Peacework
June 2000



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Peacework Magazine

Patrica Watson, Editor

Sara Burke, Assistant Editor

Pat Farren, Founding Editor

2161 Massachusetts Ave.
Cambridge, MA 02140

Telephone number:
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Peacework has been published monthly since 1972, intended to serve as a source of dependable information to those who strive for peace and justice and are committed to furthering the nonviolent social change necessary to achieve them. Rooted in Quaker values and informed by AFSC experience and initiatives, Peacework offers a forum for organizers, fostering coalition-building and teaching the methods and strategies that work in the global and local community. Peacework seeks to serve as an incubator for social transformation, introducing a younger generation to a deeper analysis of problems and issues, reminding and re-inspiring long-term activists, encouraging the generations to listen to each other, and creating space for the voices of the disenfranchised.

Views expressed are those of the authors, not necessarily of the AFSC.

AFSC Nominates Denis Halliday and Kathy Kelly for Nobel Peace Prize

The American Friends Service Committee has nominated Denis Halliday and Kathy Kelly for a joint 2000 Nobel Peace Prize. The commitment and courage of these nominees illustrate the far-reaching impact of the actions of individuals in the cause of peace.

In the nomination letter to the Nobel Committee, AFSC Interim General Secretary Don Reeves stated: "Taken together, the work of Kathleen Kelly and Denis Halliday represents a comprehensive approach to the problem of economic sanctions against Iraq and the devastation wrought on the population of that country, particularly the children."

On the cusp of ten years of the most comprehensive sanctions in modern time, the humanitarian crisis in Iraq, sadly neglected for many years, has already taken the lives of more than one million Iraqis. During those ten years the AFSC has repeatedly expressed its deep concerns over the increase in infant and child mortality, decline in health and education standards, and overall rise in death rates from preventable and treatable illnesses--all resulting from the effects of the economic sanctions on the people of Iraq.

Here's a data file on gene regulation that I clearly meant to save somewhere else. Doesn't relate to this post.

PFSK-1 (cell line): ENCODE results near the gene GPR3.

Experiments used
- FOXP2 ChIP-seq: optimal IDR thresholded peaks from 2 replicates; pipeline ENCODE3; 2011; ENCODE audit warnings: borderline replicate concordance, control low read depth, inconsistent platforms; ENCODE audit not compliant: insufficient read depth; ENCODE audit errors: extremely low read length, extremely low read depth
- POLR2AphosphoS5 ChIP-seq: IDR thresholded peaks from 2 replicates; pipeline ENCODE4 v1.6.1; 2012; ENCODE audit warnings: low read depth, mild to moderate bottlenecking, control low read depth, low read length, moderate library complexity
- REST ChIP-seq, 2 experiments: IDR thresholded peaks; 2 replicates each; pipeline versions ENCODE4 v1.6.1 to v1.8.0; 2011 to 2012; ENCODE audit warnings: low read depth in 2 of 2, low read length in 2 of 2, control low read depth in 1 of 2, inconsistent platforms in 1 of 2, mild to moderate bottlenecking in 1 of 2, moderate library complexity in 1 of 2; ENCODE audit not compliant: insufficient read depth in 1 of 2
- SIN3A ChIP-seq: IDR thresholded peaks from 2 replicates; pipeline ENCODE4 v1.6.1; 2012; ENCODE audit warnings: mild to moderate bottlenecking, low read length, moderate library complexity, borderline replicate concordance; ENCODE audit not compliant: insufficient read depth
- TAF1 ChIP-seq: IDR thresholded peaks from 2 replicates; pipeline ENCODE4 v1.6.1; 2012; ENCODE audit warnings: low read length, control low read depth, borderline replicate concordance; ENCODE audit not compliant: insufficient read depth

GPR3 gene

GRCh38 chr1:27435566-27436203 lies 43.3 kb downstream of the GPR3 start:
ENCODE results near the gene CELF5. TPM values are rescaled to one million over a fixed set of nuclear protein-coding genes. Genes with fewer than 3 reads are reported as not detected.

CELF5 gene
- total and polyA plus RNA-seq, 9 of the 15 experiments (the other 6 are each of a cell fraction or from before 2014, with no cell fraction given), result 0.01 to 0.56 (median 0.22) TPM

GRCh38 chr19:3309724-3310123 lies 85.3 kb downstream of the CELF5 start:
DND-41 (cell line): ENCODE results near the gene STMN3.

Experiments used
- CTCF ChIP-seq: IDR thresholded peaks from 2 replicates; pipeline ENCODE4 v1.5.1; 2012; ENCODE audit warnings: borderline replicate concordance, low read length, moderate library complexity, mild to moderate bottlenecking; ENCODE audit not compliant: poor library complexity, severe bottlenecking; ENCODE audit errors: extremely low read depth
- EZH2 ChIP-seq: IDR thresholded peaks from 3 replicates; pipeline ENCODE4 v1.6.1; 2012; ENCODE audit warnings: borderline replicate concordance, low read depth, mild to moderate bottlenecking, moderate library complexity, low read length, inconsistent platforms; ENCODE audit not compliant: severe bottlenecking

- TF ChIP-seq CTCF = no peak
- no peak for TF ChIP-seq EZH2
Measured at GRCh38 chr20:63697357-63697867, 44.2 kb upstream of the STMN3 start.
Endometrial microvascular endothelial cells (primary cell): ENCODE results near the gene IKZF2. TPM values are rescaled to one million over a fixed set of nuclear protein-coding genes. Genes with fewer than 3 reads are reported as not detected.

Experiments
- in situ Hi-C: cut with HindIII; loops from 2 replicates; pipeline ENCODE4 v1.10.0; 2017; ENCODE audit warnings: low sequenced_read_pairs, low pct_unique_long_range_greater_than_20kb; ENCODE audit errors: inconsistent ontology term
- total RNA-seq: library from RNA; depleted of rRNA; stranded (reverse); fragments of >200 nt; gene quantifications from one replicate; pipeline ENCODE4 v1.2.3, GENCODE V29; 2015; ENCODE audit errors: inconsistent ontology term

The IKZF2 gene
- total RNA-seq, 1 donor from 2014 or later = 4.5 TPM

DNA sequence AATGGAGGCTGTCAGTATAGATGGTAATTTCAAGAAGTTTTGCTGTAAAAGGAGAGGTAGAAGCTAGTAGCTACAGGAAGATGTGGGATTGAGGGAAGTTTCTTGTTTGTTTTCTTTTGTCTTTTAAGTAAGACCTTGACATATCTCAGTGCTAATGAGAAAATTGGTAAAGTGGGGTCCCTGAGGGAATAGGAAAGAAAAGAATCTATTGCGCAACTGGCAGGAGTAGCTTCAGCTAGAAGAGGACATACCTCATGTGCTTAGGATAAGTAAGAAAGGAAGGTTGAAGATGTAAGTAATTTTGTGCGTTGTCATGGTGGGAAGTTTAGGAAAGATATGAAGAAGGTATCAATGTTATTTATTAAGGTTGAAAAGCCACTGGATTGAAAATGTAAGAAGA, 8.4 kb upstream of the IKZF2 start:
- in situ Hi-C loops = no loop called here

Kelly is a cofounder of Voices in the Wilderness, the first US grassroots organization to bring activists into Iraq to witness the effect of sanctions, to bring food and medicine to the people of Iraq, and to educate the public upon their return.

Halliday, an Irish Quaker, is a former UN Assistant Secretary-General and Humanitarian Coordinator in Iraq, who resigned his position in 1998 after some 34 years of UN service to protest the humanitarian impact of the economic sanctions on the civilian population of Iraq. He continues to call for reform within the UN Security Council, and questions the legality of imposing economic sanctions over long periods of time. He has spoken widely since his resignation, and has been a powerful advocate for lifting the economic sanctions against Iraq.

The unique combination of grassroots activism in Kelly's work and Halliday's authority has helped to push the crisis in Iraq to the forefront of concerns in the world. We are now engaged in a new dialogue, with growing international support for the concept of de-linking economic and military sanctions.

"We nominate them as an expression of the importance of the individuals who transform a personal commitment to peace into visible and effective action," stated Reeves in the nomination letter. The resignations in February 2000 of Hans von Sponeck, the United Nations Humanitarian Coordinator who replaced Denis Halliday, and Jutta Burghardt, head of the World Food Program in Iraq, served to further highlight the humanitarian crisis.

--AFSC, Philadelphia, May 2000


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